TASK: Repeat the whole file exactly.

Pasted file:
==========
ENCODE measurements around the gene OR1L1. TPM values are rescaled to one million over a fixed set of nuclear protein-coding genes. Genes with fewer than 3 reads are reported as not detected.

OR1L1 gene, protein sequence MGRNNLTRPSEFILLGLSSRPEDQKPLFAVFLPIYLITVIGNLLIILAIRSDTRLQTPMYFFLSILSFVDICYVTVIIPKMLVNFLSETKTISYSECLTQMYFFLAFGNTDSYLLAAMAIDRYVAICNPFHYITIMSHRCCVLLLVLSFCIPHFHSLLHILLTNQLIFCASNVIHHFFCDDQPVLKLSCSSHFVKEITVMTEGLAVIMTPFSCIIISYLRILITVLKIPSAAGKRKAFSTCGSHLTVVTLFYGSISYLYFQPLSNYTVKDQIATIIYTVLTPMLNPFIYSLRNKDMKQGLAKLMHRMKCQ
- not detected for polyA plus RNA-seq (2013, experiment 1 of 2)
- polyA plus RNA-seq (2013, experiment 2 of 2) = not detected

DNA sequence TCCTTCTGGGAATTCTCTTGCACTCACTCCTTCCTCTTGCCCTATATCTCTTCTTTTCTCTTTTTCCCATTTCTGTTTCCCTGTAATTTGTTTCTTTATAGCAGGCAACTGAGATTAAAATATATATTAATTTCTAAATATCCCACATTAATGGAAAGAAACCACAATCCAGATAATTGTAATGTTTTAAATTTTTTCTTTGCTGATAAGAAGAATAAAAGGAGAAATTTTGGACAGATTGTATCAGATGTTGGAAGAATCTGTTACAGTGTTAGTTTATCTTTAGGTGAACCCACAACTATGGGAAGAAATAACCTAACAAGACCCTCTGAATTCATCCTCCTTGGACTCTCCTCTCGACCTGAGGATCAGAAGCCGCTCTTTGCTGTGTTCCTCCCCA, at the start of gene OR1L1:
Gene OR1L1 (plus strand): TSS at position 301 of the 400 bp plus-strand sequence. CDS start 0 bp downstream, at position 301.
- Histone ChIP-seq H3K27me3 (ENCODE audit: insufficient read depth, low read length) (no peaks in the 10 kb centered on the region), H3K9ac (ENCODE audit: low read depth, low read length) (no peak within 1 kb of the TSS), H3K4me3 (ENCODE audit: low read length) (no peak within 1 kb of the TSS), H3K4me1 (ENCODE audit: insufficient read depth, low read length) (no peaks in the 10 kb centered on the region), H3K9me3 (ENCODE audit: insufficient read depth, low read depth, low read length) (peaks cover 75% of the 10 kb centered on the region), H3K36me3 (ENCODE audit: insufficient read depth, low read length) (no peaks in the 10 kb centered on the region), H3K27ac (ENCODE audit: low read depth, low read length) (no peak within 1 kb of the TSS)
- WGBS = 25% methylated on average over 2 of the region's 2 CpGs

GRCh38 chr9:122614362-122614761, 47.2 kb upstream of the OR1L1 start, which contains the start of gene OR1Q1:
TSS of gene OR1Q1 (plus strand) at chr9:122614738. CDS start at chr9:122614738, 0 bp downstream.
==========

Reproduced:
ENCODE measurements around the gene OR1L1. TPM values are rescaled to one million over a fixed set of nuclear protein-coding genes. Genes with fewer than 3 reads are reported as not detected.

OR1L1 gene, protein sequence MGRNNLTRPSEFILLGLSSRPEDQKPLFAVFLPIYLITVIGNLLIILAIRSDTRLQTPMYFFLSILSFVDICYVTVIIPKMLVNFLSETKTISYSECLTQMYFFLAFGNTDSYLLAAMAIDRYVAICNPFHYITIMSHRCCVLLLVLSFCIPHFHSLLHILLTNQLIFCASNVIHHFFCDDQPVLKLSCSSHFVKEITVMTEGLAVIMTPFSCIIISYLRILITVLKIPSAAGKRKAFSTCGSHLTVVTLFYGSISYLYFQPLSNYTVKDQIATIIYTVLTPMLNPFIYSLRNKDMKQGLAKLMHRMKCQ
- not detected for polyA plus RNA-seq (2013, experiment 1 of 2)
- polyA plus RNA-seq (2013, experiment 2 of 2) = not detected

DNA sequence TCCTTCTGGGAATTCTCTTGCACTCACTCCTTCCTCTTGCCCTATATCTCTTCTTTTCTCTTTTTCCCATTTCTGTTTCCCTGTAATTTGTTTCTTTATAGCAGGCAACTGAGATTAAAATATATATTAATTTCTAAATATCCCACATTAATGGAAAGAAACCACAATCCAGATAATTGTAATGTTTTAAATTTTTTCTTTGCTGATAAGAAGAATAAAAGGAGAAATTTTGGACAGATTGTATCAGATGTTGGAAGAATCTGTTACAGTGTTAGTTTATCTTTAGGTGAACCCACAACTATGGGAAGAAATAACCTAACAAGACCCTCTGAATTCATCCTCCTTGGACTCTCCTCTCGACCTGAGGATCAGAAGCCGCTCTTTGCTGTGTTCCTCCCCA, at the start of gene OR1L1:
Gene OR1L1 (plus strand): TSS at position 301 of the 400 bp plus-strand sequence. CDS start 0 bp downstream, at position 301.
- Histone ChIP-seq H3K27me3 (ENCODE audit: insufficient read depth, low read length) (no peaks in the 10 kb centered on the region), H3K9ac (ENCODE audit: low read depth, low read length) (no peak within 1 kb of the TSS), H3K4me3 (ENCODE audit: low read length) (no peak within 1 kb of the TSS), H3K4me1 (ENCODE audit: insufficient read depth, low read length) (no peaks in the 10 kb centered on the region), H3K9me3 (ENCODE audit: insufficient read depth, low read depth, low read length) (peaks cover 75% of the 10 kb centered on the region), H3K36me3 (ENCODE audit: insufficient read depth, low read length) (no peaks in the 10 kb centered on the region), H3K27ac (ENCODE audit: low read depth, low read length) (no peak within 1 kb of the TSS)
- WGBS = 25% methylated on average over 2 of the region's 2 CpGs

GRCh38 chr9:122614362-122614761, 47.2 kb upstream of the OR1L1 start, which contains the start of gene OR1Q1:
TSS of gene OR1Q1 (plus strand) at chr9:122614738. CDS start at chr9:122614738, 0 bp downstream.